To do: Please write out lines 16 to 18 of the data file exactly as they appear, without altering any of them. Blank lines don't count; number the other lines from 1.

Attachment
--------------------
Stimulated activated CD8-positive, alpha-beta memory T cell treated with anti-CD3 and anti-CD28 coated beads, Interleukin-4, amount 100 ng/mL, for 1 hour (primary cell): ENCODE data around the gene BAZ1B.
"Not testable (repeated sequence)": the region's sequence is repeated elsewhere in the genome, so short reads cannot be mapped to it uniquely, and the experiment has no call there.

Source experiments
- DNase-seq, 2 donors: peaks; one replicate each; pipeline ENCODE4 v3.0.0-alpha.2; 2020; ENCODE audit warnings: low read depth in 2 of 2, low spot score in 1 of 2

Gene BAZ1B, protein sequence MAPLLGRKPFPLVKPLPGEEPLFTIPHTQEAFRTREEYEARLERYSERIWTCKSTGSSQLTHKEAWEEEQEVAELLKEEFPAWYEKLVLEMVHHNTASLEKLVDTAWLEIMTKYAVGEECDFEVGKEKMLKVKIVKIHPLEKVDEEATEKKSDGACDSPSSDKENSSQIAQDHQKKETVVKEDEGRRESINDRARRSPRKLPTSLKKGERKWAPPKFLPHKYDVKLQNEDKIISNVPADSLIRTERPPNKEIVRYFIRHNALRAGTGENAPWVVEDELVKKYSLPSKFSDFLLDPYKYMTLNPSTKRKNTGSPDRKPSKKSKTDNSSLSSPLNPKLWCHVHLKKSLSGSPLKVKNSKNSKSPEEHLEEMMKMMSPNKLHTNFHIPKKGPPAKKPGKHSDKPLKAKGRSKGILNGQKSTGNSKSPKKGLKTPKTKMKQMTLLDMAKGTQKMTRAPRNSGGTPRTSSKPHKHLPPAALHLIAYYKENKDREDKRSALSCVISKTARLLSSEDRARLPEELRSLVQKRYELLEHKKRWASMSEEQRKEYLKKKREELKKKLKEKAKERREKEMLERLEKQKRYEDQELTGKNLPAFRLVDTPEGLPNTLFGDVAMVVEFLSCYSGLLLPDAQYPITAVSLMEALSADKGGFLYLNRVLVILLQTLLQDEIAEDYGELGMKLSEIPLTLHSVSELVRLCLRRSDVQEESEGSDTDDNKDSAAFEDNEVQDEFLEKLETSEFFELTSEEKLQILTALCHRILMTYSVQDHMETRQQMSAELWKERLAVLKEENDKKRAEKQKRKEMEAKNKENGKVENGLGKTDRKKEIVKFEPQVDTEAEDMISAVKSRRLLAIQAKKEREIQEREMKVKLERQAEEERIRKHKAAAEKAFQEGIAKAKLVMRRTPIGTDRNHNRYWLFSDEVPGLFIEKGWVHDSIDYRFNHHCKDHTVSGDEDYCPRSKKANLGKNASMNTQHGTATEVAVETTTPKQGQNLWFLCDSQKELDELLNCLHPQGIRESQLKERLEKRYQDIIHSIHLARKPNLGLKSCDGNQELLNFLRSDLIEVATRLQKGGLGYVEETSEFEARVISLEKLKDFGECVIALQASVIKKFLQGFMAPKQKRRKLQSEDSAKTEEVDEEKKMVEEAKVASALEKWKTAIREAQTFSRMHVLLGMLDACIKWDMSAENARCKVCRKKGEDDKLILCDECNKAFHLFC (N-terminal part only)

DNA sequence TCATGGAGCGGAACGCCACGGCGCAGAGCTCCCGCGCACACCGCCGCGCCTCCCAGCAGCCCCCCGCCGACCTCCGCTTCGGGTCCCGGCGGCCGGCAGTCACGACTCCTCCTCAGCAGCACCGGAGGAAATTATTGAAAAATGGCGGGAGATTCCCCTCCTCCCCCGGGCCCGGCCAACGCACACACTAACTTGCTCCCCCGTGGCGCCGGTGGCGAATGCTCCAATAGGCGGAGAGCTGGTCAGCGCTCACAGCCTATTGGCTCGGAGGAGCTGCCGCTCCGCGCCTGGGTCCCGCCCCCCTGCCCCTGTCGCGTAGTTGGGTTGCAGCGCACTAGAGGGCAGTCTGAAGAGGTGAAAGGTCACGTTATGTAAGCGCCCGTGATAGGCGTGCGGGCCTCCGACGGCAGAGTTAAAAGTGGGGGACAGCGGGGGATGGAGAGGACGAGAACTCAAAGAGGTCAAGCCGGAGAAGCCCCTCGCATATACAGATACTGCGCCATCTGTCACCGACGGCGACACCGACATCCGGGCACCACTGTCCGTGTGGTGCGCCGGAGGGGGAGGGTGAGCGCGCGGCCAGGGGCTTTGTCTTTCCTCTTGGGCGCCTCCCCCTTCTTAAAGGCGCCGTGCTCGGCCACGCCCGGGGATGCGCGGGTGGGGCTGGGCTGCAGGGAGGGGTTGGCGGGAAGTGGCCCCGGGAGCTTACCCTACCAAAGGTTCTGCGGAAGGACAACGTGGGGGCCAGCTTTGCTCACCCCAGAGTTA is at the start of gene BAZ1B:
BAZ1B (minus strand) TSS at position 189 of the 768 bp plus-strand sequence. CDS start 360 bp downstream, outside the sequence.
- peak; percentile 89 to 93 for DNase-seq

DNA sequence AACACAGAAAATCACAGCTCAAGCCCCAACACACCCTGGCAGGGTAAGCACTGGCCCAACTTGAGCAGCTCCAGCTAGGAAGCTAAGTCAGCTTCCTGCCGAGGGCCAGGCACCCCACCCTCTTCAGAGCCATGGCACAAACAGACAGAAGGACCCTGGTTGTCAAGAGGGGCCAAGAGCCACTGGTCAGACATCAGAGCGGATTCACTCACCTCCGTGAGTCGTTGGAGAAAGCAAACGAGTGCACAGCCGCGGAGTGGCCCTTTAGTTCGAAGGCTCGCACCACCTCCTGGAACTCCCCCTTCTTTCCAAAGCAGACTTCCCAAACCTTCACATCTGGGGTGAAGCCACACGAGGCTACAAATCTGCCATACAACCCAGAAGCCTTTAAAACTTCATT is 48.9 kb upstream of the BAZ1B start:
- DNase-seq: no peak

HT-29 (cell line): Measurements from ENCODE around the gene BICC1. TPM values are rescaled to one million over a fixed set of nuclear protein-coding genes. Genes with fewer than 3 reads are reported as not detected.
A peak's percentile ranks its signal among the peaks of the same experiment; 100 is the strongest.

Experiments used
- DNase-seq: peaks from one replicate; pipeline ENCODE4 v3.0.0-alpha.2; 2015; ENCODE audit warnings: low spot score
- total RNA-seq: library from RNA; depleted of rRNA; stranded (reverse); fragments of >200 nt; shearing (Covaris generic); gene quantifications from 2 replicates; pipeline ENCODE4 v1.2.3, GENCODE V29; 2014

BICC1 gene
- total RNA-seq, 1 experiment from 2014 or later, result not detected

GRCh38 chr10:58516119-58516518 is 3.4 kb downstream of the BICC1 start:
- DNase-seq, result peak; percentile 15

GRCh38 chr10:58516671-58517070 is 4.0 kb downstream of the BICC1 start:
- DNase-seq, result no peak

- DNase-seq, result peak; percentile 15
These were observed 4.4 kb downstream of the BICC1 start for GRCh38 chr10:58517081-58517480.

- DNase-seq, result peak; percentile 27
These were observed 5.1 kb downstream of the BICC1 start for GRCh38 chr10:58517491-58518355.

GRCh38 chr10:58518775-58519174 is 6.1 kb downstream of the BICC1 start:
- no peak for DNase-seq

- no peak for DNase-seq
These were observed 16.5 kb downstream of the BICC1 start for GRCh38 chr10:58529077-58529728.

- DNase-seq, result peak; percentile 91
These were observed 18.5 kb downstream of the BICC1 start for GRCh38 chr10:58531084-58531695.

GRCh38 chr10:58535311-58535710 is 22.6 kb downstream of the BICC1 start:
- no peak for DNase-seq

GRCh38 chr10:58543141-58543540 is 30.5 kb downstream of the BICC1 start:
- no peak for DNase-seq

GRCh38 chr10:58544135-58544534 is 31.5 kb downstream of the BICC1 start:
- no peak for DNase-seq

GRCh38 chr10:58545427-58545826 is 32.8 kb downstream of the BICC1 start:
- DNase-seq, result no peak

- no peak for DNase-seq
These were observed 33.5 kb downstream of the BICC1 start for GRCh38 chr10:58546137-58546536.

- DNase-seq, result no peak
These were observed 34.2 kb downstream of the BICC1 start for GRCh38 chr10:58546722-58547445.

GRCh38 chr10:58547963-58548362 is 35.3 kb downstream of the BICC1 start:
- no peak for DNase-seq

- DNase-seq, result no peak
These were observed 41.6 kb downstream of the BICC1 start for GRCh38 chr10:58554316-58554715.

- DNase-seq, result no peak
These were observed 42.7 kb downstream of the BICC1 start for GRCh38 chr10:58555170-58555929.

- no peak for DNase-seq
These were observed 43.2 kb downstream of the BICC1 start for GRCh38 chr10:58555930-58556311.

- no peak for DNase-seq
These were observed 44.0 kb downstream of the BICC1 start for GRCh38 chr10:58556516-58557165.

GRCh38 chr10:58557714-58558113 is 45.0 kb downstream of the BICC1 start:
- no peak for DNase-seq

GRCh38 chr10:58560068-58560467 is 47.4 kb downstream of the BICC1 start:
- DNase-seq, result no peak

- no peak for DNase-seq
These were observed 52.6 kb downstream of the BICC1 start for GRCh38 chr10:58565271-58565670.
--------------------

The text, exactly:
BICC1 gene
- total RNA-seq, 1 experiment from 2014 or later, result not detected

GRCh38 chr10:58516119-58516518 is 3.4 kb downstream of the BICC1 start: